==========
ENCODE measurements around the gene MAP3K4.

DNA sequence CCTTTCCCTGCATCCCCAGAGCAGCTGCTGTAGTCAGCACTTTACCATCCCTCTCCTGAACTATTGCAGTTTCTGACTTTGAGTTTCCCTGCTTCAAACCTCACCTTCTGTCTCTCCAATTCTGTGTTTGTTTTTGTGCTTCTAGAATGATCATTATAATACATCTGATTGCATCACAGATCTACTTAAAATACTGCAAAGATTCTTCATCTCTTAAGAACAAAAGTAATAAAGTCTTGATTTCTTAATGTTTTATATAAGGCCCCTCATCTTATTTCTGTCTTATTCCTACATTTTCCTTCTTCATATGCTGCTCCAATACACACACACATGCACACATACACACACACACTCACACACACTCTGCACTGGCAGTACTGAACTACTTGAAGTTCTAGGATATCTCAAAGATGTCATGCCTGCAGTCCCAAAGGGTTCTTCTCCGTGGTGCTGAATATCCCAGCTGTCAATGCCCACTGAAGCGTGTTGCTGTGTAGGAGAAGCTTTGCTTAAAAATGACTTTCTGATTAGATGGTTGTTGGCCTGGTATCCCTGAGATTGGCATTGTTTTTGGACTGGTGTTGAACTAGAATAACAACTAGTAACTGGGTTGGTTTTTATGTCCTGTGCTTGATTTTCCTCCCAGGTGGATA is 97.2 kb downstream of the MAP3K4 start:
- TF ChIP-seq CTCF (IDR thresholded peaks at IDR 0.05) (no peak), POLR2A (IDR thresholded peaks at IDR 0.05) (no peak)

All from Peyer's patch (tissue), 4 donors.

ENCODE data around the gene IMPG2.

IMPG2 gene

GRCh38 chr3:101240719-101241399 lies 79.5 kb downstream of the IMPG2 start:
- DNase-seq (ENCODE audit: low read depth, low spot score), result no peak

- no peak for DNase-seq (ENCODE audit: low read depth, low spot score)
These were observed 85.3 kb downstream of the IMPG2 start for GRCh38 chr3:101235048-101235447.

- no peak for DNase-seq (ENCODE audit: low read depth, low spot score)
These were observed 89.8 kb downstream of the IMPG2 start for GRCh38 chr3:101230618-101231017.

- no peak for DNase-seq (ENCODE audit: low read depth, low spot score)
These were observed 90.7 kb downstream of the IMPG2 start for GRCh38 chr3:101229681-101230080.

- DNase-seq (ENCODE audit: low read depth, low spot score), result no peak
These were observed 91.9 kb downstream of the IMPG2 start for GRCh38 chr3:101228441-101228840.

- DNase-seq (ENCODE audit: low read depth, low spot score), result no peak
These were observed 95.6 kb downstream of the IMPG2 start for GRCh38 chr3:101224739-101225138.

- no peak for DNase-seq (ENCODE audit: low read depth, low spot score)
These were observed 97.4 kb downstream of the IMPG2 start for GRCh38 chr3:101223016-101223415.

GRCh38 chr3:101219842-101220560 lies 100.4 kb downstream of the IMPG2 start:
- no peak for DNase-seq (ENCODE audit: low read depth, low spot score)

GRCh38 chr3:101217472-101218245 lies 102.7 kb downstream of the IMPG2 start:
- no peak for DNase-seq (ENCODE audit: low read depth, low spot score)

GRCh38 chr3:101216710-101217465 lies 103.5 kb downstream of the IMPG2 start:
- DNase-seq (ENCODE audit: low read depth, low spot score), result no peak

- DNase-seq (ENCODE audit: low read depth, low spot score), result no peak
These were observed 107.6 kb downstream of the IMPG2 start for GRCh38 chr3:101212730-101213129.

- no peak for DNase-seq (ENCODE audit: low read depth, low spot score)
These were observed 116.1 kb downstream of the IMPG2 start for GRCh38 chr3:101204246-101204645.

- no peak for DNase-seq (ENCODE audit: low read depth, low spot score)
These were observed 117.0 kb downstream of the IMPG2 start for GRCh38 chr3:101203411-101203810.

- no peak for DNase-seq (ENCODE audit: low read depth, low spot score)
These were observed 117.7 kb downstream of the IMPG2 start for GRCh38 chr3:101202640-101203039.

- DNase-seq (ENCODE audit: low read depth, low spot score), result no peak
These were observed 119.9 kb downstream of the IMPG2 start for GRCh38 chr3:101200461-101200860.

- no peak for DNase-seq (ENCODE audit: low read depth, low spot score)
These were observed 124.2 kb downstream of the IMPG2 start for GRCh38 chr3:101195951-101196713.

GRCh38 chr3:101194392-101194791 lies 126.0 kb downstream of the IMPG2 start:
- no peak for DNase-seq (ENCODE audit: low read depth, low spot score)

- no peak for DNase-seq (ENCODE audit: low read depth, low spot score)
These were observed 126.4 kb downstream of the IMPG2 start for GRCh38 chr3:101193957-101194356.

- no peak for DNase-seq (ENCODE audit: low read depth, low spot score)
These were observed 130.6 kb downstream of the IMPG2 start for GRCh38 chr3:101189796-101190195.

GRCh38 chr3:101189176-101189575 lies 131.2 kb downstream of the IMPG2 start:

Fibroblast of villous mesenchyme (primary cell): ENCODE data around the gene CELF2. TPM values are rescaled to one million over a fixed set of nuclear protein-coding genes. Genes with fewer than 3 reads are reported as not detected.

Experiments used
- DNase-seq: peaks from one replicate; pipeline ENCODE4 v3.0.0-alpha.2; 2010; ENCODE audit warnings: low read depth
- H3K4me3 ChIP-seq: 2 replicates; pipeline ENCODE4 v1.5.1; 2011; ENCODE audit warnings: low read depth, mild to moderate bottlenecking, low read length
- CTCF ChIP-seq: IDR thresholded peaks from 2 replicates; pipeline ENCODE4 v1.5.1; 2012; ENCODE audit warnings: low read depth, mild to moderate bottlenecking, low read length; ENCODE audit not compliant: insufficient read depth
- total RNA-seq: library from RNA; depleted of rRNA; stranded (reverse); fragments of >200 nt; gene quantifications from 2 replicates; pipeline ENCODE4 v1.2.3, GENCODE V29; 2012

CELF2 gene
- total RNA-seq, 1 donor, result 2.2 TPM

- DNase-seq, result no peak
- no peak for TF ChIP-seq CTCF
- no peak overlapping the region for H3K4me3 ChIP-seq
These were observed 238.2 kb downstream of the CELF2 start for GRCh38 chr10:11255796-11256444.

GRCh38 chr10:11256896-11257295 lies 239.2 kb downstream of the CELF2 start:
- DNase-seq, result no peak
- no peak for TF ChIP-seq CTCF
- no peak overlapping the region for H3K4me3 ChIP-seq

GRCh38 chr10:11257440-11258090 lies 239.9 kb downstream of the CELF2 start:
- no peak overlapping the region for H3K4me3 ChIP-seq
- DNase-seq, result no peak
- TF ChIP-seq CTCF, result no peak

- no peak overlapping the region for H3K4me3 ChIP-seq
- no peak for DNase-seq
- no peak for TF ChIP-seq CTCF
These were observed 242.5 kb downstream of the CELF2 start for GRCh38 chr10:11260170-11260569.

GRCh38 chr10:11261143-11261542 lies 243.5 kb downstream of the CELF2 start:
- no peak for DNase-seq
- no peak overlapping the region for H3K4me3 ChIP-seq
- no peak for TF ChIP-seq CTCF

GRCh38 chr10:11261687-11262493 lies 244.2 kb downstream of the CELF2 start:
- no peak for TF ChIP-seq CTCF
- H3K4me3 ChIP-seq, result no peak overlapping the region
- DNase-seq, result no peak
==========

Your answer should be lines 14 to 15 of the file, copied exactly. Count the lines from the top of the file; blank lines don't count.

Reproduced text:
These were observed 90.7 kb downstream of the IMPG2 start for GRCh38 chr3:101229681-101230080.

- DNase-seq (ENCODE audit: low read depth, low spot score), result no peak